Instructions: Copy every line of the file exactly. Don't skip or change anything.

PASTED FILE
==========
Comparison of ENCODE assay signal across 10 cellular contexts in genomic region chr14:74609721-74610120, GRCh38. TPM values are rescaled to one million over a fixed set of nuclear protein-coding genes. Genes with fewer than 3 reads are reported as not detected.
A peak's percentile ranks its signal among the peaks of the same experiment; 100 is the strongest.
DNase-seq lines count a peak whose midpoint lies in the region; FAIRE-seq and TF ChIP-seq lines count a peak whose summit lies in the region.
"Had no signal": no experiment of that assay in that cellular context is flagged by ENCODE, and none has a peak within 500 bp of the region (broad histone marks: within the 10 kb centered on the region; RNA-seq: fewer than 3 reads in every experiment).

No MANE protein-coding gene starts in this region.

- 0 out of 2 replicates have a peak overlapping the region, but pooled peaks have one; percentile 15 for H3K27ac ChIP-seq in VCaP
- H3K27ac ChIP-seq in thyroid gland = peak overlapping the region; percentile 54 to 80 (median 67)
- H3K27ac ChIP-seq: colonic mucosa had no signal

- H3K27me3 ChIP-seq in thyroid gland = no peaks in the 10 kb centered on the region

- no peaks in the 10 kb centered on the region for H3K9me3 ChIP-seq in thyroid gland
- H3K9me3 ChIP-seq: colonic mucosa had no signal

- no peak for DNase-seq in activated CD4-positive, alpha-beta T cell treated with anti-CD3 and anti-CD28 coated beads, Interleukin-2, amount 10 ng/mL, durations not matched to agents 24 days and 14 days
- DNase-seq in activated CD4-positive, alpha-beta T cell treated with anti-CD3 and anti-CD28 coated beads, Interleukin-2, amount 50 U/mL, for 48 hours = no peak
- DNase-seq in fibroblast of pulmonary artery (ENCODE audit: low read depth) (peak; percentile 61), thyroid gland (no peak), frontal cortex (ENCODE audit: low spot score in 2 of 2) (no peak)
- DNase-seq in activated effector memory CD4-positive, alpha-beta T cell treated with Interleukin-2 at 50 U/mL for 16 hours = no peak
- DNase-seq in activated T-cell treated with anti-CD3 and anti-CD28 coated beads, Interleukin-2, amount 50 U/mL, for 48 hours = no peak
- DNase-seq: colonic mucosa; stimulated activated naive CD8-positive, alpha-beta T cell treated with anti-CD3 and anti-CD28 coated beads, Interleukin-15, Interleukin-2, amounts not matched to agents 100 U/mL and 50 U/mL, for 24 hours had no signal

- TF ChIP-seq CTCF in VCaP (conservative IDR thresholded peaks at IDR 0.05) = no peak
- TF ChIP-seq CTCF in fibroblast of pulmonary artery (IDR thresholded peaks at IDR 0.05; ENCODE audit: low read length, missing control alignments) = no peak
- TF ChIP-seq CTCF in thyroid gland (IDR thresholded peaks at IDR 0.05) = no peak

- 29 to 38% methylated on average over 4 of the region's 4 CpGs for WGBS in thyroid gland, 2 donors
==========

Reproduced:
Comparison of ENCODE assay signal across 10 cellular contexts in genomic region chr14:74609721-74610120, GRCh38. TPM values are rescaled to one million over a fixed set of nuclear protein-coding genes. Genes with fewer than 3 reads are reported as not detected.
A peak's percentile ranks its signal among the peaks of the same experiment; 100 is the strongest.
DNase-seq lines count a peak whose midpoint lies in the region; FAIRE-seq and TF ChIP-seq lines count a peak whose summit lies in the region.
"Had no signal": no experiment of that assay in that cellular context is flagged by ENCODE, and none has a peak within 500 bp of the region (broad histone marks: within the 10 kb centered on the region; RNA-seq: fewer than 3 reads in every experiment).

No MANE protein-coding gene starts in this region.

- 0 out of 2 replicates have a peak overlapping the region, but pooled peaks have one; percentile 15 for H3K27ac ChIP-seq in VCaP
- H3K27ac ChIP-seq in thyroid gland = peak overlapping the region; percentile 54 to 80 (median 67)
- H3K27ac ChIP-seq: colonic mucosa had no signal

- H3K27me3 ChIP-seq in thyroid gland = no peaks in the 10 kb centered on the region

- no peaks in the 10 kb centered on the region for H3K9me3 ChIP-seq in thyroid gland
- H3K9me3 ChIP-seq: colonic mucosa had no signal

- no peak for DNase-seq in activated CD4-positive, alpha-beta T cell treated with anti-CD3 and anti-CD28 coated beads, Interleukin-2, amount 10 ng/mL, durations not matched to agents 24 days and 14 days
- DNase-seq in activated CD4-positive, alpha-beta T cell treated with anti-CD3 and anti-CD28 coated beads, Interleukin-2, amount 50 U/mL, for 48 hours = no peak
- DNase-seq in fibroblast of pulmonary artery (ENCODE audit: low read depth) (peak; percentile 61), thyroid gland (no peak), frontal cortex (ENCODE audit: low spot score in 2 of 2) (no peak)
- DNase-seq in activated effector memory CD4-positive, alpha-beta T cell treated with Interleukin-2 at 50 U/mL for 16 hours = no peak
- DNase-seq in activated T-cell treated with anti-CD3 and anti-CD28 coated beads, Interleukin-2, amount 50 U/mL, for 48 hours = no peak
- DNase-seq: colonic mucosa; stimulated activated naive CD8-positive, alpha-beta T cell treated with anti-CD3 and anti-CD28 coated beads, Interleukin-15, Interleukin-2, amounts not matched to agents 100 U/mL and 50 U/mL, for 24 hours had no signal

- TF ChIP-seq CTCF in VCaP (conservative IDR thresholded peaks at IDR 0.05) = no peak
- TF ChIP-seq CTCF in fibroblast of pulmonary artery (IDR thresholded peaks at IDR 0.05; ENCODE audit: low read length, missing control alignments) = no peak
- TF ChIP-seq CTCF in thyroid gland (IDR thresholded peaks at IDR 0.05) = no peak

- 29 to 38% methylated on average over 4 of the region's 4 CpGs for WGBS in thyroid gland, 2 donors